I have to admit, actually, as you probably realise if you’re a regular listener to the programme, that I’m slightly mystified by the great appeal of the Stone Roses. I don’t hate them, as one or two people suggested with their votes, sort of, “I know you hate them, but I’m voting for them anyway!”, that kind of stuff, but it’s really not true. I was gonna say that they sound to me at times like Herman’s Hermits, but that’s not quite true either. I do that just to annoy you. (JP, Boxing Day 1989, mid Festive Fifty rundown)
Well, you must have played them at some point, John. Moreover, I think this is where the great man and I are going to have to dissent. I was working at Our Price when this LP came out, and it virtually never left the turntable. It united various factions of music lovers, having something I think for almost anyone: the casual vocals, more than faintly psychedelic backing, drum loops and alternately delicate/frantic guitar solos defined what the summer of 1989 was all about. Yes, they never had a Peel session, were never offered one in fact. But their eponymous LP (not the first, as I found out when I went to a record fair in Plymouth and saw the real first LP , Garage Flower, on offer for £50) was what has come to be known in a cliched manner as a stunning debut. The mess they became after legal wranglings (trying to get themselves out of their contract with Silvertone when they realised they could make more money somewhere else) is best forgotten: but worth remembering that the dreamy, almost childlike atmosphere of the whole thing might just have been inspired by John Squire’s work on that children’s TV nostalgia fest par excellence, ‘Wind In The Willows’.
Perhaps that’s a bit of a stretch of the imagination, but when a work inspires superlatives such as this does, the writer can be allowed a bit of leeway. It was startling for me to find out when reading up for this post that they had been going since 1980 in one form or another. Squire and Ian Brown had met in senior school and went through the usual process of forming bands and adding and discarding members before recording that abandoned first LP with Martin Hannett. This was 1985, and, though I can’t profess to owning the album or having even heard it, it was Joy Division/Magazine influenced (apparently), a world away from the bell-like sonorities of their first release in 1987 that sounds anything like the sound we know, Sally Cinnamon. Immediately, something was apparent. The sixties were being recreated in longing fashion, but with the sensibilities of a band that had been scalded by punk and partially seduced by Northern Soul and New Romanticism.
When Muni was recruited from the earlier aggregation Waterfront, the new sound, according to Brown, fell into place, and the resultant single Elephant Stone led to their initially successful but ill-fated deal with Silvertone. Then the John Leckie-produced masterwork hit the shops in 1989, and the public swooned. There was a int of narcissism in the works, too: I Wanna Be Adored (FF 1989 #29) could well have been an ode to the singer’s or guitarist’s ego, but something, just something, made it impeccably right and the laughter died on the lips.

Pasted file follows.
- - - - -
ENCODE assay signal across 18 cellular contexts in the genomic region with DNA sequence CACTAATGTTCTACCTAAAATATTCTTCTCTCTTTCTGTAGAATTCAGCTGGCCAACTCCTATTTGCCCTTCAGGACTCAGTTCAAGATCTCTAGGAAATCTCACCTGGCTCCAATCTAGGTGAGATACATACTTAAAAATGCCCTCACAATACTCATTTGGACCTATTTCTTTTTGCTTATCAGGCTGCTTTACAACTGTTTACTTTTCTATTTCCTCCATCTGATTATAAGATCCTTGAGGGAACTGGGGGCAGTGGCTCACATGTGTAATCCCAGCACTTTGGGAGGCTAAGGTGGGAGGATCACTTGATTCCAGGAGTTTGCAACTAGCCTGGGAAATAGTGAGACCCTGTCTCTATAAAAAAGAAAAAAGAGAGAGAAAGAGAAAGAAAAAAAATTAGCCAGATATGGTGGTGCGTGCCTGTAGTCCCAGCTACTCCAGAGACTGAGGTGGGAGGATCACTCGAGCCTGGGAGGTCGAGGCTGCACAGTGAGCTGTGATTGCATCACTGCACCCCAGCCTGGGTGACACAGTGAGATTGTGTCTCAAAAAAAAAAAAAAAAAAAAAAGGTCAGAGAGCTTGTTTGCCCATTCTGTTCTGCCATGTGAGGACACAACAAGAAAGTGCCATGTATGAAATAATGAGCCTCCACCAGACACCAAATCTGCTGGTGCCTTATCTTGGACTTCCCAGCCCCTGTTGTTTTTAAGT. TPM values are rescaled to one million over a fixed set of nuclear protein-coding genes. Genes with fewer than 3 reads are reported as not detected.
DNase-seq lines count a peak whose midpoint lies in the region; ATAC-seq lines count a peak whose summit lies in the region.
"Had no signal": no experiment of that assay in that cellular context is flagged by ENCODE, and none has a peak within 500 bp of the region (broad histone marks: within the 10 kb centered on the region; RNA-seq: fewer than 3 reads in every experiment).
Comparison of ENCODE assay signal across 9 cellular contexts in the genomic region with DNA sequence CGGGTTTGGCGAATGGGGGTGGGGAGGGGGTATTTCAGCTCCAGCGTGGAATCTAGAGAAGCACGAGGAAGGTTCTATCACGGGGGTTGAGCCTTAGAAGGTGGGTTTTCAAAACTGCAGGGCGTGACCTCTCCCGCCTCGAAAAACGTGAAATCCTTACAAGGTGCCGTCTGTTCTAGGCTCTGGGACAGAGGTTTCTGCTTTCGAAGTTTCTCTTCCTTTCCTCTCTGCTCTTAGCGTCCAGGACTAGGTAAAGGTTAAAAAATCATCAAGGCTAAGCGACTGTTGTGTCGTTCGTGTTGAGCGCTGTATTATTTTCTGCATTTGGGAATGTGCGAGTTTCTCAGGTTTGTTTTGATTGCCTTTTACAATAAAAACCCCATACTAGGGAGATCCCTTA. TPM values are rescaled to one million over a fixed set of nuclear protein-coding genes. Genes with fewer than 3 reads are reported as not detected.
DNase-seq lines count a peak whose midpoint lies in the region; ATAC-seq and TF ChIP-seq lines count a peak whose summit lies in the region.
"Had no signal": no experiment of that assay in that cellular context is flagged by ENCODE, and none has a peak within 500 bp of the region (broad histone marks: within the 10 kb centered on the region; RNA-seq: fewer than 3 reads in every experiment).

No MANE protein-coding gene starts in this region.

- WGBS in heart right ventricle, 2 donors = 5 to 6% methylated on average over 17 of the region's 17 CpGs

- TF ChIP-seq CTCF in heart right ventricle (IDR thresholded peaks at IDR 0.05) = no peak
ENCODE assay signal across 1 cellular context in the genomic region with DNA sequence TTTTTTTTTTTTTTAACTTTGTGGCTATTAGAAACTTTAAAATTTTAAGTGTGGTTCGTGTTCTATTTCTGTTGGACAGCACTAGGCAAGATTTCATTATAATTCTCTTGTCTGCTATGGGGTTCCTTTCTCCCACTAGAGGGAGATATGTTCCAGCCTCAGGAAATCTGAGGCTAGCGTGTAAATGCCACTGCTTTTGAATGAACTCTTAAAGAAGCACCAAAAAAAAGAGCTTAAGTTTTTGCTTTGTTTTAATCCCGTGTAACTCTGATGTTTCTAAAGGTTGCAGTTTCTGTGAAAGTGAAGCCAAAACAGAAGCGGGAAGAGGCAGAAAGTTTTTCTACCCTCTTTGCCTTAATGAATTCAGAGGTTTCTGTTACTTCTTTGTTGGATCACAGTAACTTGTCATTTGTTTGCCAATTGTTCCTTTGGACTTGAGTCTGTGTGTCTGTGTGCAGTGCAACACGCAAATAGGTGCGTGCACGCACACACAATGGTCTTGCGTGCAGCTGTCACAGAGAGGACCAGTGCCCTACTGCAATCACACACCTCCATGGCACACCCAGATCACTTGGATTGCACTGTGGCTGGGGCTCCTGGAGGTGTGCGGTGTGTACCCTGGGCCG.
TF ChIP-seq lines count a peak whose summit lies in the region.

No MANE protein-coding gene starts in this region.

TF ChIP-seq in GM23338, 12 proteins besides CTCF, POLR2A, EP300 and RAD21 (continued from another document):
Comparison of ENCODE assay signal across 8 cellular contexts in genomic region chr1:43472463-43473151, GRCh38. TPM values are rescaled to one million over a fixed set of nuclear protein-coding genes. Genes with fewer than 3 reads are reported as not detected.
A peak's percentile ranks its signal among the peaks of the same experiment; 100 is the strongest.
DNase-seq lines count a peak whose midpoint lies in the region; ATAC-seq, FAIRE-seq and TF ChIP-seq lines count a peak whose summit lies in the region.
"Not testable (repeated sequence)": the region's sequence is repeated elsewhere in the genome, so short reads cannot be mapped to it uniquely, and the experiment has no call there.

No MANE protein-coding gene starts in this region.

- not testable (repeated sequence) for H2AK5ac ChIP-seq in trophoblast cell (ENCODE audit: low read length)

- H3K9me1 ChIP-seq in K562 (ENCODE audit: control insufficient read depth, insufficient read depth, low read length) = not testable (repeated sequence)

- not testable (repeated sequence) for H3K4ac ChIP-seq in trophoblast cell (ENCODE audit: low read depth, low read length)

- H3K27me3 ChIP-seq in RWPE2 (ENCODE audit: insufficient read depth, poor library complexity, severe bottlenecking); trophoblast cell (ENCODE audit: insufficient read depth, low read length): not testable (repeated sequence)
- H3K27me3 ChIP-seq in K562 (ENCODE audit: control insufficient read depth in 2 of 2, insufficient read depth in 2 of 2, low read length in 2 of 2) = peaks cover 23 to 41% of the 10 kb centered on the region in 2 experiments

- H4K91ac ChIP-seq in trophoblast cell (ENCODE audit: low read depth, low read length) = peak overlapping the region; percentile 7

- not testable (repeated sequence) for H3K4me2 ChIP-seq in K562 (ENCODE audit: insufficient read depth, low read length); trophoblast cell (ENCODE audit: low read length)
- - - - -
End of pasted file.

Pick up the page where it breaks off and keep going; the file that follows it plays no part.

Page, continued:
Alan Wren’s white hat and the self-conscious posing against sand dunes seems to come from a long-forgtten and hazily remembered past, but at the time this kind of thing was just what the doctor ordered, and I think it was a brave choice to open an album with a meduim-paced track like this. ‘Singalong potential’ (as JP thought) it may have had, but Made Of Stone (FF 1989 #17) moves the listener in a way that is difficult to define, with a nagging hook that never lets you go and words that are affecting in a non-cloying way. Here we see the memorable first appearance of the Roses on the BBC, when a power outage enrages Ian (“Amateurs! Amateurs!”).
Of all the tracks on this still highly listenable album, the one that grabs from the outset with a very familiar-sounding bassline recast in a style all their own is She Bangs The Drums (FF 1989 #7), a truly original lyric underlining this paean to first love that hits the right spot in exactly the same way as Teenage Kicks. Finally, I Am The Resurrection (FF 1989 #6) scores top marks on the narcissism register, but, if you’ve never heard this, be prepared to be swept away by the sonic thrash that finishes the song and the album.
Fools Gold (FF 1989 #23), a single-only slice of cavernous funk that has been used as the backdrop to many an ad and film (witness its somewhat out of place appearance in Lock Stock And Two Smoking Barrels), shows another side to the band’s makeup. It tests the patience of the listener in the 12 inch version that Peel played, but is certainly infectious and highly danceable. This is Madchester, giving the Happy Mondays a run for their money, and the waft of baggies and E tablets returns in a second. Here’s the famous TOTP performance, with Ian making it abundantly clear that it’s all, erm, ‘live’.
So there it was: four NME awards, a Spike Island gig and another top ten single later, it seemed like Roses all the way. Then came the fall of the band, as mentioned above. Their later Geffen effort, Second Coming, was too late and too little, and by this time the world had moved right along. Recent rumours of a reunion appear to be just that: rumours. As they should stay.
We were four grown men. Our destinies were in our own hands. We had pure love. And we fucked it up. We George Bested it. (Ian Brown, Select Magazine, 2000)